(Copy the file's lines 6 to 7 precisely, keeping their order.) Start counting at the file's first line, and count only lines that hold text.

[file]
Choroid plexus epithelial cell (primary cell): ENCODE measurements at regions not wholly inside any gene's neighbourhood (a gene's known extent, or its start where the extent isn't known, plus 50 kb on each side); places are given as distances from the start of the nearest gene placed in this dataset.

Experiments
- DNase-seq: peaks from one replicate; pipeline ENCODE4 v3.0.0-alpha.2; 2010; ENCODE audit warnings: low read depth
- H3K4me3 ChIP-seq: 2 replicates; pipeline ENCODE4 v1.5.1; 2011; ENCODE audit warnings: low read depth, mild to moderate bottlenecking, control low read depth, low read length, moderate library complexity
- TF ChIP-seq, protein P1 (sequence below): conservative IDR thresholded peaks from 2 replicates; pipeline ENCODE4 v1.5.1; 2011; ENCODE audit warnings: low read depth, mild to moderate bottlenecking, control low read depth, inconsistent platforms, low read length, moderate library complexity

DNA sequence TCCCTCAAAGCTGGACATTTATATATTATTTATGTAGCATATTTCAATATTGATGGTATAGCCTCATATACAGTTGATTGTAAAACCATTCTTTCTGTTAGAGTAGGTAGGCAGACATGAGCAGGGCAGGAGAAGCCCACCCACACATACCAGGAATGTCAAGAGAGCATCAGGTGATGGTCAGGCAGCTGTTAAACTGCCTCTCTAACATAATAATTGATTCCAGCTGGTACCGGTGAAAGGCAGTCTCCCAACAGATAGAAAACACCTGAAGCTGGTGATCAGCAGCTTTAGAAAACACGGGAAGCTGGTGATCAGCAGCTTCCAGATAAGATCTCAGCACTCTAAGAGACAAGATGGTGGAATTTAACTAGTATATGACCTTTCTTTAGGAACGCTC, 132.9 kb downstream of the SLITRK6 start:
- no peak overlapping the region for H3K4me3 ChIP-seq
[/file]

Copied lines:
DNA sequence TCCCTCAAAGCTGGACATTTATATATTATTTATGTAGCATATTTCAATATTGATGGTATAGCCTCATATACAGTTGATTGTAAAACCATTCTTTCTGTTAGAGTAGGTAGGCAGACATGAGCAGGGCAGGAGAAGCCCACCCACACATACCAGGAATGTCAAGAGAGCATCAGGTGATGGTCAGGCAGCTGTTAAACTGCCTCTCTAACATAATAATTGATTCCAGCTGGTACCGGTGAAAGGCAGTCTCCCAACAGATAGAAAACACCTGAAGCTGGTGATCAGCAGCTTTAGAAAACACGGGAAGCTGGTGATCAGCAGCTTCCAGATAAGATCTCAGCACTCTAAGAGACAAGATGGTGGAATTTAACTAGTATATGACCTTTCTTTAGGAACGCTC, 132.9 kb downstream of the SLITRK6 start:
- no peak overlapping the region for H3K4me3 ChIP-seq